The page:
So annoyed with the flawed premise put forward by the leader of Oxfordshire County Council I have decided to put another few graphs together showing the adult social care budget, library budget and some other areas of spending from CIPFA submissions and the > £500 spending data.

Here is the library service spend with the adult social care spend:

The library service with other areas of spend in OCC. The last two are the cuts to the rural libraries and city.

And zooming in further the cuts to the rural and city libraries under their proposal.

And Keith's line is there has to be cuts to social care if cuts are not made in the library service. Are you sure Keith? The back office spend on libraries, internal library recharge, redacted spending, mobile phones, consultants and expenses etc are all running at 100% efficiency?  Really?

And as we have already proved thanks to "elf and safety" forcing volunteers to run the rural libraries won't actually save the 350k, the training required for the volunteers and the 60k volunteer coordinator mean the proposals actually make a loss every year.

Saturday, 8 October 2011

Increased efficiency, the OCC way

There is lots of nonsense coming from Keith Mitchell with the old chestnut that adult social care has to be cut harder to save the libraries, he blames the "lefties" for this. For this argument to hold water, every single bit of spending that isn't necessary or ring fenced has to have been cut within the council. I would love him to be able to prove this, obviously it isn't actually possible. That's why the choice isn't binary and simplistic as Keith argues. The Conservative part of the government are urging public bodies to resist making front line cuts and to make efficiencies in the back office and on expensive salaries. Numerous quotes from Pickles and the Cameron support this position.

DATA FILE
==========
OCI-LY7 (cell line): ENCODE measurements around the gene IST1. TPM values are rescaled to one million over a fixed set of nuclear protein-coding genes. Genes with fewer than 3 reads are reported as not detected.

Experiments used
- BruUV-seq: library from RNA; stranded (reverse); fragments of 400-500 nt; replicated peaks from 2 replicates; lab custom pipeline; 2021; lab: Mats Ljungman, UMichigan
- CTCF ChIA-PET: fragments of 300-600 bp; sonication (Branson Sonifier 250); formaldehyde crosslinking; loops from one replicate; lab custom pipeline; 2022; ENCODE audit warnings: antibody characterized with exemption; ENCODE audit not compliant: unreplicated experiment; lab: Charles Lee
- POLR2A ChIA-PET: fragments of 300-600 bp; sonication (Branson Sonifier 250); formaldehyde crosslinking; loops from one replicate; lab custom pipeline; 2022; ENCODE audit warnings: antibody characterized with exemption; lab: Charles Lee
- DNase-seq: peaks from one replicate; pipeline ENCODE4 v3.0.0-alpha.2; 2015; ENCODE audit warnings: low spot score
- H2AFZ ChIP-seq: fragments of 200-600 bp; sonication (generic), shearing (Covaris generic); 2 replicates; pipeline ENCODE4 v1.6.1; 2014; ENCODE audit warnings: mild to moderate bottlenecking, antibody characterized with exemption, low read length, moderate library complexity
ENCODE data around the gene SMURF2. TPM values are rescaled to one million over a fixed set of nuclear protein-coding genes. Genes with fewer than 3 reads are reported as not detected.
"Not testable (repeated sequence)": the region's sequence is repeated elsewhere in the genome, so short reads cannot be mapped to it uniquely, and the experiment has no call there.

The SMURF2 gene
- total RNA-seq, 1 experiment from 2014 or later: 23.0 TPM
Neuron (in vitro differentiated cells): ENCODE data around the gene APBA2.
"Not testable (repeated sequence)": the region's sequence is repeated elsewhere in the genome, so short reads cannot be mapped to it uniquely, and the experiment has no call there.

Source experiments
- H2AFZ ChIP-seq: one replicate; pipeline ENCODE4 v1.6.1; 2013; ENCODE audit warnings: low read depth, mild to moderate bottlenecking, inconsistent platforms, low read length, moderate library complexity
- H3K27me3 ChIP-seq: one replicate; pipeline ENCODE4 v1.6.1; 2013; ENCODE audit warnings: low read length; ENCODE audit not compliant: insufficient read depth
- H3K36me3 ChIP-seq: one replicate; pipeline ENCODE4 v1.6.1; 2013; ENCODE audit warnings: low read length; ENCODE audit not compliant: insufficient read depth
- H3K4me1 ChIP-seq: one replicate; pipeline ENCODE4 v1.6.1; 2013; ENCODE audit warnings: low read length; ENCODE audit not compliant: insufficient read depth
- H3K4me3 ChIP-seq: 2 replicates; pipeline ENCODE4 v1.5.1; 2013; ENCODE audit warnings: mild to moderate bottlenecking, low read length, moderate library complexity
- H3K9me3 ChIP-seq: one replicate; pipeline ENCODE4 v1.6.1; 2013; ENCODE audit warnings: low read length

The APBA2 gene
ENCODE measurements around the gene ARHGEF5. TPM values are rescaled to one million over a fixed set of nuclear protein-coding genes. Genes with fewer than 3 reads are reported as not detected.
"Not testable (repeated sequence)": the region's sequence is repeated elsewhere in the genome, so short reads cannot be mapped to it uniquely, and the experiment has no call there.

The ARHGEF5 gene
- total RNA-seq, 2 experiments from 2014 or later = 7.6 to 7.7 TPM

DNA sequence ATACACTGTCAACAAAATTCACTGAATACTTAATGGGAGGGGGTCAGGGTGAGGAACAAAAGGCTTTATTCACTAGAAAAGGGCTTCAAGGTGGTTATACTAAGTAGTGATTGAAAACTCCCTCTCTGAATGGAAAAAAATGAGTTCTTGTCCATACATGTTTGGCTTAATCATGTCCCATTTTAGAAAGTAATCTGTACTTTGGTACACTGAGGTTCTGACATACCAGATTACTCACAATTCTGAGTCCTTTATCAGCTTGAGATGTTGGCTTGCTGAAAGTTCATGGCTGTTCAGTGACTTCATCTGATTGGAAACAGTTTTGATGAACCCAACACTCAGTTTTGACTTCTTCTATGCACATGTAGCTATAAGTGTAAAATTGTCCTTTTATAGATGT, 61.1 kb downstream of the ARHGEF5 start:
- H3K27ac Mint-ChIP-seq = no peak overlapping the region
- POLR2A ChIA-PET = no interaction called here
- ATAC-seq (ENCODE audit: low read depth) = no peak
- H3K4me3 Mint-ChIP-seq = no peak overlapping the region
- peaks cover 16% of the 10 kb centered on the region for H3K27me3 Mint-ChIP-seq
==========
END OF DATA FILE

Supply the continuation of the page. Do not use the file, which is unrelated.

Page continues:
Below is the basic salaries of the head of the civil service in the United Kingdom, Prime minister and the executive team at Oxfordshire county council:

The head of the civil service is in charge of every single public sector employee in the country, I think the figure is 6-7 million depending on whose figures you trust. The prime minister is politically accountable for all those civil servants and the population of the UK which is 61 million. The head of OCC is responsible for 22 thousand employees and 680 thousand members of the public in Oxfordshire. For fairness I will include Keith in this, he gets 31k allowance which to his credit is quite competitive compared to some council leaders I have looked at. One of the arguments when executive salaries are questioned is they are running a company with a big budget, they are the equivilent to a FTSE 250 company and the you pay peanuts you get monkey's line. 

Its another false argument. The FTSE 250 companies are there because they are the biggest 250 companies on the stock exchange outside the FTSE 100. Their executives get paid lots of money because their companies are performing well, if they stop performing and drop out of the 250 they would be held accountable, I.E they would get the sack. Just because the figures involved financially may be similar, it doesn't make them worthy of comparison. Not only are chief execs not accountable for performance in the same way as the private sector, they don't actually take the big decisions, councillors do this and they are held responsible by the electoriate. The officers don't have to give quotes to the media on bed blocking issues, cogges link road, or the school failures in the county. The cabinet councillor responsible for the department has to do that. For these reasons I have used the average chief exec salary that comes from the Office for National Statistics figures, I believe this is a fairer benchmark to measure the salaries against.